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J Pediatr. 1984 Apr;104(4):608-13.

Perinatal bacterial infection after prolonged rupture of amniotic membranes: an analysis of risk and management.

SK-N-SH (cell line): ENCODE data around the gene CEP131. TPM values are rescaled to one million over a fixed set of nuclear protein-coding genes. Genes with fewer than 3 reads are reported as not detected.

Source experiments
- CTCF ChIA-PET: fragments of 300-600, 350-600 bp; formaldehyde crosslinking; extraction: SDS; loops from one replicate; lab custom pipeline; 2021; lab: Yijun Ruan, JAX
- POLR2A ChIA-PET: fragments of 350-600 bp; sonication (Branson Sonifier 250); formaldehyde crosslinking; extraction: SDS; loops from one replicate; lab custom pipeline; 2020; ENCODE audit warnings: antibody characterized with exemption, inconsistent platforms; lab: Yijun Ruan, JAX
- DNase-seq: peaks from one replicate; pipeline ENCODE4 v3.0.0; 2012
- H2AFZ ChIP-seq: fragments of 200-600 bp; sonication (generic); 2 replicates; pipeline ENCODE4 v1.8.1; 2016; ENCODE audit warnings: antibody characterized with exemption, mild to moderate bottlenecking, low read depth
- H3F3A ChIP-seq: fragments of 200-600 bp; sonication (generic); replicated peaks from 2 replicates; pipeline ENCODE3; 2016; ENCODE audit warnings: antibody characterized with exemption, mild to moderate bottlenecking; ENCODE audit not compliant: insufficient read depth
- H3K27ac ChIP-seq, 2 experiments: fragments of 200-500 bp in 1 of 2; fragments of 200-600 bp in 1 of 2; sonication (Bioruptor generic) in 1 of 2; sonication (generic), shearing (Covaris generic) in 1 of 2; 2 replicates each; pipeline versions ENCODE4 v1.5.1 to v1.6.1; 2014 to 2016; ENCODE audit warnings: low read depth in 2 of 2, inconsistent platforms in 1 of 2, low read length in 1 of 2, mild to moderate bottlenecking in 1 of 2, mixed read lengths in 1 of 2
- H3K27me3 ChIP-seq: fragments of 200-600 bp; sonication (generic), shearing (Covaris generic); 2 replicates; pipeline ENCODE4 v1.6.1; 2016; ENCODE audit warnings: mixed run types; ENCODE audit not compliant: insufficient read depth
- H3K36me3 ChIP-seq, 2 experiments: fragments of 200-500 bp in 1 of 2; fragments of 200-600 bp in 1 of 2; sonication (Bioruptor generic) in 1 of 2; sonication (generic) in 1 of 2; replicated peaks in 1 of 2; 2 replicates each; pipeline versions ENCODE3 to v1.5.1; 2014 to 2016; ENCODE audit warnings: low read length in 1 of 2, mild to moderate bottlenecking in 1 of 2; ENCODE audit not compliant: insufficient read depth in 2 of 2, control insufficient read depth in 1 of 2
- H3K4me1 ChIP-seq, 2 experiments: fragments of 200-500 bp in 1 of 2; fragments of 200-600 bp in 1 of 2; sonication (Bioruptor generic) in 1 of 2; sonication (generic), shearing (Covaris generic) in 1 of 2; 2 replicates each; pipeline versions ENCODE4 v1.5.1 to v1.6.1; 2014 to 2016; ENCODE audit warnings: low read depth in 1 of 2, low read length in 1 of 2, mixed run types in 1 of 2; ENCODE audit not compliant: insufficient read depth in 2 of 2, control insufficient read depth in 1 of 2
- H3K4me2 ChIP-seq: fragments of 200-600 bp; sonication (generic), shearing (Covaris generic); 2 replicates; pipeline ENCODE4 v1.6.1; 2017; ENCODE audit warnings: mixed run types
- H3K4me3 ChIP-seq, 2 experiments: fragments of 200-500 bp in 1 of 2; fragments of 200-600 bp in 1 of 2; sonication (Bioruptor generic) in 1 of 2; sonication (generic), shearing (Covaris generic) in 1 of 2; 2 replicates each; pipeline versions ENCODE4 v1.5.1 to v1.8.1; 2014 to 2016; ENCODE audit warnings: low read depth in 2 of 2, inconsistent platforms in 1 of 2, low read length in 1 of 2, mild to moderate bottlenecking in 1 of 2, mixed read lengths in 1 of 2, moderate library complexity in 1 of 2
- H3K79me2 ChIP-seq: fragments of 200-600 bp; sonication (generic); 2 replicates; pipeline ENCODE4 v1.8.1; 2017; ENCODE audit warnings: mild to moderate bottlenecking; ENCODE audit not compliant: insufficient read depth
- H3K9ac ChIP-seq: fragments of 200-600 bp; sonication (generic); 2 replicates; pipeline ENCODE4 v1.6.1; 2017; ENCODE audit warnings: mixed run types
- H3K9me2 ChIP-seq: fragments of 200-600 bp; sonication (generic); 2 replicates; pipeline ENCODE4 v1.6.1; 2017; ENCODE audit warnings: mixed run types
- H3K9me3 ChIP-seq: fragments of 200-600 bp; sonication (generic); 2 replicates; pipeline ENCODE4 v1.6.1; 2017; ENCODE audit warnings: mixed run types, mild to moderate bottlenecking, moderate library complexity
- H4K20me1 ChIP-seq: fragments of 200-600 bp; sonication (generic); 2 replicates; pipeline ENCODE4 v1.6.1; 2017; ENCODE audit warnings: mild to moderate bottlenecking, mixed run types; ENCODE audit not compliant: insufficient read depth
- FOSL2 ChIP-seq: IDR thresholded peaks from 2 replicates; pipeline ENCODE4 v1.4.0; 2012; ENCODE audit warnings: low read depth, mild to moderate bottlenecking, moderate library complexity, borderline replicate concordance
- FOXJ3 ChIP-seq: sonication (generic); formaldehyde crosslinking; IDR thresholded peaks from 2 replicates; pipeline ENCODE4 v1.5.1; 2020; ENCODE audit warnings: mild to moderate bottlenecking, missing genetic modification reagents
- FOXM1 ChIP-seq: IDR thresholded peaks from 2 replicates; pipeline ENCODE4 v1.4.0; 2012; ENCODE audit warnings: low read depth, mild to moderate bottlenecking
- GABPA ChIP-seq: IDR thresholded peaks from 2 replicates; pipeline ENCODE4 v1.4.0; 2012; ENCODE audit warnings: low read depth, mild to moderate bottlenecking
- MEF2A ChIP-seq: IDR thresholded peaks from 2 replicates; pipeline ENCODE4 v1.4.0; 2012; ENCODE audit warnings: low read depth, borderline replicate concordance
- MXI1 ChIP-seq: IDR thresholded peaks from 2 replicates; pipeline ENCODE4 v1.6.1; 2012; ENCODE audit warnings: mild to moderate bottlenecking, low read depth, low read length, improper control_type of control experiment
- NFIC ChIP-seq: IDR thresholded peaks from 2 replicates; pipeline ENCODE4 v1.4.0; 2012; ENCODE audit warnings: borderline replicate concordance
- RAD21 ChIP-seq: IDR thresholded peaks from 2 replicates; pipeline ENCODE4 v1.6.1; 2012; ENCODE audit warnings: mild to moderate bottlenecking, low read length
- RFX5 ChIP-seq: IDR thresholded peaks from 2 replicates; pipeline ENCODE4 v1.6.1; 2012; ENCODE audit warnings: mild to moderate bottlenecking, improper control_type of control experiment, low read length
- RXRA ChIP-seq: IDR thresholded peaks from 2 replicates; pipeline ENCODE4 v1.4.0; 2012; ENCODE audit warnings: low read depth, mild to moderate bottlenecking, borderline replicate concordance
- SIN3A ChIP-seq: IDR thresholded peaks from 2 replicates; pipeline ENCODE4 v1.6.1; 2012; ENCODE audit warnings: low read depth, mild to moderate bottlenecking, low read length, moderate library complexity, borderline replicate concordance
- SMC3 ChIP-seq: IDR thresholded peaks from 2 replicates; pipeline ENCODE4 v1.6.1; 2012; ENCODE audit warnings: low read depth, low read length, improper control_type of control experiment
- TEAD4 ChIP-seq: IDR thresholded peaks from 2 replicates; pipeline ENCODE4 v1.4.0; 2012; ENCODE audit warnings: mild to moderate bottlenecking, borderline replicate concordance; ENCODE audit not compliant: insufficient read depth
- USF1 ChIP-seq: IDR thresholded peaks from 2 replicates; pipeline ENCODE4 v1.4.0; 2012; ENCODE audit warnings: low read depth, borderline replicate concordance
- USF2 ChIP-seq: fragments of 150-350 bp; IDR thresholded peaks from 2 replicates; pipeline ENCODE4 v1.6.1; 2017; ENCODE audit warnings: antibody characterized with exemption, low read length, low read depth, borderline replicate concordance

Chi-square and logistic stepwise multiple regression analysis of perinatal determinants of infant bacterial infection following prolonged rupture of amniotic membranes for 24 hours or more prior to delivery was applied in 33 infected infants and 66 matched control infants from the NINCDS Collaborative Project. In order of statistical significance, the most important variables were placental inflammation (P = 0.002), gestational age less than 34 weeks (P = 0.008), gestational age 34 to 37 weeks (P = 0.013), male sex (P = 0.015), Apgar score less than 6 at 5 minutes (P = 0.023), and clinical amnionitis (maternal fever, fetal tachycardia, or amniotic or gastric fluid leukocytes or bacteria) (P = 0.044). Duration of labor during PROM, race, and maternal age and parity were insignificant. Using these predictive variables, identification of infected infants for either microbial surveillance (superficial and systemic cultures) or microbial surveillance and anticipatory antibiotic therapy (discontinued after 3 days of negative cultures) was highly significant (P = 0.0001). Incorporating these variables and derived coefficients from multivariate analysis, a mathematical model was used for evaluation and prediction of perinatal bacterial infection with a sensitivity of 82% and specificity of 70%. Analysis of 46 infants prior to and 310 infants after implementation of this process at Harbor-UCLA Medical Center indicated significant improvement in the appropriate management of these infants at risk (from 59% to 87% of the population, P less than 0.05). Inappropriate antibiotic therapy decreased from 35% to 10% (P less than 0.05). In the absence of a shift in the median days of hospitalization of non-PROM infants, determination of the grand median days of PROM infant hospital stay showed a decrease (P less than 0.01) after initiation of this evaluation and management scheme.

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